"The Girl With The Dragon Tattoo" Film Review
By: Nathaniel Simpson
David Fincher's 2011 film, "The Girl With The Dragon Tattoo", revolves around the forty year disappearance of Harriet Vanger. Adapted from the novel of the same name by Stieg Larsson, we meet disgraced journalist Mikael Blomkvist (Daniel Craig), who is hired by eccentric millionaire Henrik Vanger (the late Christopher Plummer) to investigate the disappearance of his niece. When Blomkvist is hesitant to take the job, Vanger offers him the thing he wants most -the ability to bring down Wennerström, the man who almost ended Blomkvist's career.
To assist him in finding out what happened to the young girl, Blomkvist seeks the aid of Lisbeth Salander (Rooney Mara). Salander is a thin, goth, anti-social 23 year old who has had a traumatic past. She now works as a hacker, and investigates into the lives of people illegally. Blomkvist takes interest in her after he reads the report she made on him for Vanger.
The audience can both emphasize and sympathize with Salander, who's life is filed with loneliness. She's very distant from everyone she meets, including a few friendships she has with other computer nerds. She thinks of sex as casual hookups to pass the time, but never really commits to that one person the next morning. All of that changes however when she meets Blomkvist, who she eventually falls in love with.
She never admits she loves him. She always calls Blomkvist a "friend" throughout the movie, and nothing more. You want her and Blomkvist to fall in love, and live happily ever after. Unfortunately, this isn't one of those movies. Her heart will always get broken, and she doesn't believe anyone will be able to fix her. But the real question that she ponders is whether she needs fixing or not. She's comfortable with her lifestyle how it was, and Blomkvist came through and changed all of that. Does she really want that change?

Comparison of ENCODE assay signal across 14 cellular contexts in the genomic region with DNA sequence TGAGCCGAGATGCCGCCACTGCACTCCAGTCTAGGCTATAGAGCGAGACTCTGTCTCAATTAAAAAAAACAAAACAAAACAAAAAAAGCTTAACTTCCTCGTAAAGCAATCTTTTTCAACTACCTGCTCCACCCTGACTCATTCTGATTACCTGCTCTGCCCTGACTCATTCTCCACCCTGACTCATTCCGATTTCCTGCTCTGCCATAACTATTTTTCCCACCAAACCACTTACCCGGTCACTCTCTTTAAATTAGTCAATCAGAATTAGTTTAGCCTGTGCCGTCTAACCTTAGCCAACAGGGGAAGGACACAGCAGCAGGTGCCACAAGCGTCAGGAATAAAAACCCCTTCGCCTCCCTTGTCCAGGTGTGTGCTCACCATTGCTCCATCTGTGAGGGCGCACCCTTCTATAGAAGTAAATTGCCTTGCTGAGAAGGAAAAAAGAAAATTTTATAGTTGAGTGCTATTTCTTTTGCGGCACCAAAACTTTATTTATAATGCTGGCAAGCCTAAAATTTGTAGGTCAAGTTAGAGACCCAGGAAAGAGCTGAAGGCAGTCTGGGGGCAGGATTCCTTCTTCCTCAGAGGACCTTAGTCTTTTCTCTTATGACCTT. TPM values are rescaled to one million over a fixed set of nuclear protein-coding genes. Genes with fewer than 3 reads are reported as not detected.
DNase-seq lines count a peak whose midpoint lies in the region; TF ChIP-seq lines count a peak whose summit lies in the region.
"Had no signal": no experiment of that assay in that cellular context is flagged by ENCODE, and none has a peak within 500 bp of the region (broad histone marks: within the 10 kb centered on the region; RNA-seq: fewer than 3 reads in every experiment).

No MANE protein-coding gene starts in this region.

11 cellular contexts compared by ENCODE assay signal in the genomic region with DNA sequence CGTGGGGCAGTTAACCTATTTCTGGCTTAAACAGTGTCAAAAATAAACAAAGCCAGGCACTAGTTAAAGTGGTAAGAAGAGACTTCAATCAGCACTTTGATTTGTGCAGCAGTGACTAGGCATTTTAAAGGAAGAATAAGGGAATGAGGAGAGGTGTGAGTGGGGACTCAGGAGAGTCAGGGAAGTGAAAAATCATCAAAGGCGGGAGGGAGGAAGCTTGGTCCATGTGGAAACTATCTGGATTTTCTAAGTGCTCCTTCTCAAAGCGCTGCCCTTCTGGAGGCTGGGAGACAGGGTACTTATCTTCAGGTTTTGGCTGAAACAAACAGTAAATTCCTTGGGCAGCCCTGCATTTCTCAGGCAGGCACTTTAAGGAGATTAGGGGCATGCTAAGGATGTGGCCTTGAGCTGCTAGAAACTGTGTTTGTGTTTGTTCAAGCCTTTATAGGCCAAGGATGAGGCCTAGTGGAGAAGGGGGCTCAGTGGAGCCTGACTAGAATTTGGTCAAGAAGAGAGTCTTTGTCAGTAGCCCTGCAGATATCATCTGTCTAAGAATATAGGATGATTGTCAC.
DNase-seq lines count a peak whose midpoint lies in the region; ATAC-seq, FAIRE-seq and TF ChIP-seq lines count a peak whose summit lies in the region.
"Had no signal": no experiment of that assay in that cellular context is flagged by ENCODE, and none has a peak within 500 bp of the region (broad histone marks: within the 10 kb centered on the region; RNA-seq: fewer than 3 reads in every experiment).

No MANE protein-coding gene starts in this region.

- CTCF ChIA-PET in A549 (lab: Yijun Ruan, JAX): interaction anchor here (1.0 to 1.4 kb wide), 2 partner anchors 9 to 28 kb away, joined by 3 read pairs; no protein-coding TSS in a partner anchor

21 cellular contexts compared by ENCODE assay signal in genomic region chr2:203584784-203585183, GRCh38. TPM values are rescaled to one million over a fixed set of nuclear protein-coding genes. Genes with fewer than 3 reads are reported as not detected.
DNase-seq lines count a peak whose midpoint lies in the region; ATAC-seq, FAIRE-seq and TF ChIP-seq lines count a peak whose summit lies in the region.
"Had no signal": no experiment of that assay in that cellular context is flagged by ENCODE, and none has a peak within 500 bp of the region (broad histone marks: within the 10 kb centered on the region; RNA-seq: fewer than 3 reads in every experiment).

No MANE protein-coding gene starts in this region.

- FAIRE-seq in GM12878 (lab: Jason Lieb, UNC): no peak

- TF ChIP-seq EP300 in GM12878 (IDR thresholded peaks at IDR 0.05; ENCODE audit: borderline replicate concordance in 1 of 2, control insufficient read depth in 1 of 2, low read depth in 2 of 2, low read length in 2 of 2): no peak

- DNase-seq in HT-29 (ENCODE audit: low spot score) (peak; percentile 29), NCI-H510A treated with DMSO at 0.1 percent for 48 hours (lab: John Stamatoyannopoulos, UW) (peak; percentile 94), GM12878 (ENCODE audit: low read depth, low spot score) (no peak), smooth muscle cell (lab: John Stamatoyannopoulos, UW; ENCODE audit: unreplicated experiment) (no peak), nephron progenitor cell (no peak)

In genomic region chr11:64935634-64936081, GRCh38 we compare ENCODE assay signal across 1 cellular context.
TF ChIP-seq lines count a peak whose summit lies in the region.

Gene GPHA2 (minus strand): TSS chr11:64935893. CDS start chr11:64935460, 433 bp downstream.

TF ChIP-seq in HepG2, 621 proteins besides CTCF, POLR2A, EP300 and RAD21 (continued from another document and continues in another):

I agree with Roger Ebert's statement in 2011 that the film has "a different air" compared to the Larsson novel published in 2005. When reading the novel, I didn't get the dreary or dark atmosphere that the film promotes. Yes, the novel is dark and full of horrible things such as sodomy and rape for example, but it feels like the movie takes it up a couple notches. I think Fincher tried to go more for the shock factor more than anything.
I like how the film keeps Blomkvist and Salander separate for nearly half of the movie, like the novel does. We see the story of how Salander is appointed a new guardian to take care of her, who is secretly a rapist and rapes Salander on two occasions. She then gets revenge on him by sodomizing him and tattooing "I AM A RAPIST PIG" on his chest. We root for her in getting her revenge, but are mortified at the same time while watching it.
Mara and Craig give good performances as Salander and Blomkvist respectfully. However, they are not what I envisioned reading the novel. Both are more timid and on edge in the novel, while in the film they are extremely confident. But who can blame Craig after playing James Bond for several years before this film.
I think Fincher and the cast did an excellent job bringing the novel to life on the screen. There are a few things throughout the film that annoyed me as they deviated from the book or were darker than Larsson's tale. But, that can be forgotten by the amazing performances and directing by Fincher throughout the film.